My Cos “Made By You” Men’s Shirt

My goal for January was to sew both of the Cos “Made By You” shirt kits, and even though it’s February now, I am pleased to report that I did indeed finish both in January. I’ve already told you all about the Women’s Shirt, so today I want to show off the Men’s Shirt.

Now, they’re labelled “women’s” and “men’s” but to my eyes they’re really fairly gender-neutral, so I bought both kits intending them for myself (hence why I bought a larger size in the women’s, assuming the men’s was drafted a bit bigger). I’ll go all in on the construction and the kit itself in a separate post later this week (like I did with the women’s), but for now, let’s just have a look at the finished shirt!

Sewing the Cos “Made By You” Women’s Shirt

Earlier this week I showed you my finished version of the Cos “Made By You” women’s shirt kit with the promise of giving far, far more details on the kit itself and some construction instructions so strap on in! This is a HEFTY brain dump intended to help others who’ve bought this thinking they were getting a full sewing pattern, or who bought it and no longer have Cos’s video online to help. Or frankly, if you’re just intrigued about what a high street shop thinks a home sewing product should be!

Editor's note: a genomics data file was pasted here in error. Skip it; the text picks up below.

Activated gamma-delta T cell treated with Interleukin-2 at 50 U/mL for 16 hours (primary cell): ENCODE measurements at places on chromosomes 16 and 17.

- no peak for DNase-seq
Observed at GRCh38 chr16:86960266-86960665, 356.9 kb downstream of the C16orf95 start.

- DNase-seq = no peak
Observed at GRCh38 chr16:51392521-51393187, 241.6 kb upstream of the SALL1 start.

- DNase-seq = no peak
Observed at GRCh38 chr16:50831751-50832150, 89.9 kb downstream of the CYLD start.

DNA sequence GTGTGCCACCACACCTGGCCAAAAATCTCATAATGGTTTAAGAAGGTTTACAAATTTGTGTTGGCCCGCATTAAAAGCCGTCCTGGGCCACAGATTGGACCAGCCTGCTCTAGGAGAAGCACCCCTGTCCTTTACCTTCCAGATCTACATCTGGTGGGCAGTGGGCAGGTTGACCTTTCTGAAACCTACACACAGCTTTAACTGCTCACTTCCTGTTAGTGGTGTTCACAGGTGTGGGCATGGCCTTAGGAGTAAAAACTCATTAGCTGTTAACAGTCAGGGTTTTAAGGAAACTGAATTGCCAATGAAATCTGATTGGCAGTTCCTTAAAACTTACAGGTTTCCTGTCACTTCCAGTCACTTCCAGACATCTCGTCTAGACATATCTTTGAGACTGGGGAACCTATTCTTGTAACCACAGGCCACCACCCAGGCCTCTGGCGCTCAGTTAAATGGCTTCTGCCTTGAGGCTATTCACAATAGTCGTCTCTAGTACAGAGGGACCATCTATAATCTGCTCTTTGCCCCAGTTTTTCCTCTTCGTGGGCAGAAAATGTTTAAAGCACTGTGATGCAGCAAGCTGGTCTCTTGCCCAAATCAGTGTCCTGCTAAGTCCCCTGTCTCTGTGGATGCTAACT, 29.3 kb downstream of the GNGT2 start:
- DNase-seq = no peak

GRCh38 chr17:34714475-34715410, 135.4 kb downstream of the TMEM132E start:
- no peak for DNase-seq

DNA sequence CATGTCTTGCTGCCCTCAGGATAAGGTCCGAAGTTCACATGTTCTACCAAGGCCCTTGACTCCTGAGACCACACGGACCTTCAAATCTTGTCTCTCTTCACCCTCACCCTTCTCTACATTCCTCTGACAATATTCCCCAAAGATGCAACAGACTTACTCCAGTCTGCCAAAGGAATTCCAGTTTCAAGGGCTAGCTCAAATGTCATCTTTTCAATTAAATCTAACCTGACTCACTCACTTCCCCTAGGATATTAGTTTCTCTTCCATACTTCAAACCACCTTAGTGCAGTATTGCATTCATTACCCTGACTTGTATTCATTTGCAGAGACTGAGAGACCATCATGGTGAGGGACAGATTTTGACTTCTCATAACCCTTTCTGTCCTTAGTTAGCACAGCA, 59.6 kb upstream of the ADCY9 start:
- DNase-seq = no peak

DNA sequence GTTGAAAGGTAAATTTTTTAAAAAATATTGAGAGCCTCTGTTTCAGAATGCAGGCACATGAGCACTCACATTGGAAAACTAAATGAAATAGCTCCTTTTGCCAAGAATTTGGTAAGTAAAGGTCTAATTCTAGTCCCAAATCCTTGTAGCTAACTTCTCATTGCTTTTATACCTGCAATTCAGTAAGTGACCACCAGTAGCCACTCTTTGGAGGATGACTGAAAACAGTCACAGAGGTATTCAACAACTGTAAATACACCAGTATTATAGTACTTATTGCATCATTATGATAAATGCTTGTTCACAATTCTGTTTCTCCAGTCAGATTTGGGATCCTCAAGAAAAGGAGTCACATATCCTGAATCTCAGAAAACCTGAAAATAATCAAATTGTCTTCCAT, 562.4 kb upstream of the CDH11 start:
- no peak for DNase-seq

My Cos “Made By You” Women’s Shirt

Back in November I caught wind that the high-end high street shop Cos were selling sewing kits for two of their classic white shirt designs. Coincidentally, it was right after Black Friday so I managed to buy both with a hefty discount, purchasing size M/L for the women’s and size S/M for the men’s (the RRP for each kit is £29/€35 but I think I paid less than £20 each). Now, Cos label these as “women’s” and “men’s” but to my eyes they’re really both unisex designs, so I’m sewing up both for myself! I decided to dedicate my January sewing to tackling these kits, starting with the women’s one (as voted by my Instagram followers), so this post is to show off the finished shirt!